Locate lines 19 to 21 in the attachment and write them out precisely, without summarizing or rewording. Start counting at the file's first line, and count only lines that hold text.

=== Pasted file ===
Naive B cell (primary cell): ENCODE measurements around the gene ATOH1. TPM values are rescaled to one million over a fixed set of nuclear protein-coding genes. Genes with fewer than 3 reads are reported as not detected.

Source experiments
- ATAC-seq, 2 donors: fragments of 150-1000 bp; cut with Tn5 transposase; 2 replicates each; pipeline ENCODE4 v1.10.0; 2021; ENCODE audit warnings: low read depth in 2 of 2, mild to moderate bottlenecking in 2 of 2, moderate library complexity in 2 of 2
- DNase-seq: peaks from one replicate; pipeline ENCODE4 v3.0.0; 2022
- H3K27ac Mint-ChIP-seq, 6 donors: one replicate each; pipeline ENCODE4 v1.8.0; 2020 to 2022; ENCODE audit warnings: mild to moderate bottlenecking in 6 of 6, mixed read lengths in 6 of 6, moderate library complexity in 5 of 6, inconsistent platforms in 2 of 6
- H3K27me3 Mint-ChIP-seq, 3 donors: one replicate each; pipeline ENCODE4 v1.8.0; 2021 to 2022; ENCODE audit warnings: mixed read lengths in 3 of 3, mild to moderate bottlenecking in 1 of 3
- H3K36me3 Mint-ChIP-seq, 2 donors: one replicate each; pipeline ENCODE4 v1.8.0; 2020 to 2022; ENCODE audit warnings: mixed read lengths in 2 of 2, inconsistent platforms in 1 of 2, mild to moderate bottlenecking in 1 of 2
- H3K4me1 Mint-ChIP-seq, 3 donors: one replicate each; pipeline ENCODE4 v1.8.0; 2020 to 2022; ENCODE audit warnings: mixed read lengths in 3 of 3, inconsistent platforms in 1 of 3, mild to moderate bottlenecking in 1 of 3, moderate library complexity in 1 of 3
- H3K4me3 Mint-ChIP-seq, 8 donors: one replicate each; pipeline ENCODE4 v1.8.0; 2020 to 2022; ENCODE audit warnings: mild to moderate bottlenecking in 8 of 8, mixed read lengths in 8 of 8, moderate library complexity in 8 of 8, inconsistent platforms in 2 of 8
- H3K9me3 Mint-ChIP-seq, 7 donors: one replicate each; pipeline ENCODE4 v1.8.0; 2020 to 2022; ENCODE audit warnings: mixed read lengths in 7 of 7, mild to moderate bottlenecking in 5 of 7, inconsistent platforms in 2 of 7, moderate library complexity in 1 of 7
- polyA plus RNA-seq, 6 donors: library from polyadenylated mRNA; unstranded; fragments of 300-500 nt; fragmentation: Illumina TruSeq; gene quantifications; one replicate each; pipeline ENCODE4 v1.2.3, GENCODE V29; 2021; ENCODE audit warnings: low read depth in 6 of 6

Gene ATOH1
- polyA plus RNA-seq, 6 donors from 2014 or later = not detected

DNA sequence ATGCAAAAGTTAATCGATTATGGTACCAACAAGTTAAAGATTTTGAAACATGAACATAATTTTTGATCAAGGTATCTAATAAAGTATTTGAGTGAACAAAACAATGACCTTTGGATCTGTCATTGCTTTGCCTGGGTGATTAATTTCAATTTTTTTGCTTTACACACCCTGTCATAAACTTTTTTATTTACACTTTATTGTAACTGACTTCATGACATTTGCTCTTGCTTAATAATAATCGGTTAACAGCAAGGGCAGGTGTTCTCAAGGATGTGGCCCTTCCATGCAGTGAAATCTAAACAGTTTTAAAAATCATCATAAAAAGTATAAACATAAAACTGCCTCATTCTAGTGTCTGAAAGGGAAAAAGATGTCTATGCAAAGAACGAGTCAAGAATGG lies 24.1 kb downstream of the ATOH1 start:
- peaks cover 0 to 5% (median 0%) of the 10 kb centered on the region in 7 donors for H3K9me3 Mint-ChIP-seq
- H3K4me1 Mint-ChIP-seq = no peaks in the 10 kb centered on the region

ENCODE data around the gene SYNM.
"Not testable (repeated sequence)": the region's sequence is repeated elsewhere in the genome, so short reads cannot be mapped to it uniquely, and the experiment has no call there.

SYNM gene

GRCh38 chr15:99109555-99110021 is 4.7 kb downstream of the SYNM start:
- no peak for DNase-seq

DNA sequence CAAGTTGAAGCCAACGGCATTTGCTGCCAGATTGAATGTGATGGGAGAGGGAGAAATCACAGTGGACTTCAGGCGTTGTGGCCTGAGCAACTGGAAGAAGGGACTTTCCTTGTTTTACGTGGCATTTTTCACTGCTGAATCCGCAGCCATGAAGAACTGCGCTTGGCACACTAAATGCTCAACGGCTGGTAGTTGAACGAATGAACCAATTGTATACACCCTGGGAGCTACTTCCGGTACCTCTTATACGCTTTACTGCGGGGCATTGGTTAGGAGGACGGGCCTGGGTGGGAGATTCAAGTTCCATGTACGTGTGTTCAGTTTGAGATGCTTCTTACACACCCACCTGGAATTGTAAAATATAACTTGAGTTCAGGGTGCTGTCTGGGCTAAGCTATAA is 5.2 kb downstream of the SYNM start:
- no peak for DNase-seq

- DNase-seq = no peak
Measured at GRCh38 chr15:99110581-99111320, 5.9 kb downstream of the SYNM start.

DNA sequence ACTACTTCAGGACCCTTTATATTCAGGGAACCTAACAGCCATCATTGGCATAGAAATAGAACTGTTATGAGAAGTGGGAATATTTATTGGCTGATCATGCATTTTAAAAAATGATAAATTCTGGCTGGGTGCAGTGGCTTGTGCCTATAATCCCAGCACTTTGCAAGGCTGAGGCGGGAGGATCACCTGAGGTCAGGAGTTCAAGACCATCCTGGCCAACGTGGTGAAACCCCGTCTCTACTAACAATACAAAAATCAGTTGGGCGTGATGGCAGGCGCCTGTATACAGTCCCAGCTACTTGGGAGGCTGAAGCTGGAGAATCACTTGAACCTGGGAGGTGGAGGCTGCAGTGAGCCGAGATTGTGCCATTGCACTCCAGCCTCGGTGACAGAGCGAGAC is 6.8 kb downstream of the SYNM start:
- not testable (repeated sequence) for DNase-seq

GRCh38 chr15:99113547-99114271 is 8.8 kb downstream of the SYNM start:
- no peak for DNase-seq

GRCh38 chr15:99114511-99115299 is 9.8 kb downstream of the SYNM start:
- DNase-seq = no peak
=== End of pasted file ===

SYNM gene

GRCh38 chr15:99109555-99110021 is 4.7 kb downstream of the SYNM start:
- no peak for DNase-seq